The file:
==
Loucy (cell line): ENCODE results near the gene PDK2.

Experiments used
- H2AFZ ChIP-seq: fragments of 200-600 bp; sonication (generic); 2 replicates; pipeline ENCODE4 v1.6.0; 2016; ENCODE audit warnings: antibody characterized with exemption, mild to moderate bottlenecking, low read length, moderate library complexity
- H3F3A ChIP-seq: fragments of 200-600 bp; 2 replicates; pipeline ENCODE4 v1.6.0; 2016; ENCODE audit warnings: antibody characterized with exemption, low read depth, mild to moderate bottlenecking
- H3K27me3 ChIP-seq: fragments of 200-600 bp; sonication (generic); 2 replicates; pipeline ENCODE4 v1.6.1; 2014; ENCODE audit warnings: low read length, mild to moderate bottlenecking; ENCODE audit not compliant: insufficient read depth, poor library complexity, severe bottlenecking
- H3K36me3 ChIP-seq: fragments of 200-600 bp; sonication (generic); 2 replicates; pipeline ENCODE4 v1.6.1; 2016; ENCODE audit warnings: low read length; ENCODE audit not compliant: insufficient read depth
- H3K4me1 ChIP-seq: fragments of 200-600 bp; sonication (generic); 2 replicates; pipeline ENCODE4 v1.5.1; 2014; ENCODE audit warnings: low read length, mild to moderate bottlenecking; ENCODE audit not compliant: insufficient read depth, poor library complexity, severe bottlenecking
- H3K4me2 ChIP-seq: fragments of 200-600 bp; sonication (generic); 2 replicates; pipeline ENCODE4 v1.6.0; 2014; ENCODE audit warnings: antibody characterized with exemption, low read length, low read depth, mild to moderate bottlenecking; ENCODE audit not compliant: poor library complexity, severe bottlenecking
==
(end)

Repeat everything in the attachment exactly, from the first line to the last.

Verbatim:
Loucy (cell line): ENCODE results near the gene PDK2.

Experiments used
- H2AFZ ChIP-seq: fragments of 200-600 bp; sonication (generic); 2 replicates; pipeline ENCODE4 v1.6.0; 2016; ENCODE audit warnings: antibody characterized with exemption, mild to moderate bottlenecking, low read length, moderate library complexity
- H3F3A ChIP-seq: fragments of 200-600 bp; 2 replicates; pipeline ENCODE4 v1.6.0; 2016; ENCODE audit warnings: antibody characterized with exemption, low read depth, mild to moderate bottlenecking
- H3K27me3 ChIP-seq: fragments of 200-600 bp; sonication (generic); 2 replicates; pipeline ENCODE4 v1.6.1; 2014; ENCODE audit warnings: low read length, mild to moderate bottlenecking; ENCODE audit not compliant: insufficient read depth, poor library complexity, severe bottlenecking
- H3K36me3 ChIP-seq: fragments of 200-600 bp; sonication (generic); 2 replicates; pipeline ENCODE4 v1.6.1; 2016; ENCODE audit warnings: low read length; ENCODE audit not compliant: insufficient read depth
- H3K4me1 ChIP-seq: fragments of 200-600 bp; sonication (generic); 2 replicates; pipeline ENCODE4 v1.5.1; 2014; ENCODE audit warnings: low read length, mild to moderate bottlenecking; ENCODE audit not compliant: insufficient read depth, poor library complexity, severe bottlenecking
- H3K4me2 ChIP-seq: fragments of 200-600 bp; sonication (generic); 2 replicates; pipeline ENCODE4 v1.6.0; 2014; ENCODE audit warnings: antibody characterized with exemption, low read length, low read depth, mild to moderate bottlenecking; ENCODE audit not compliant: poor library complexity, severe bottlenecking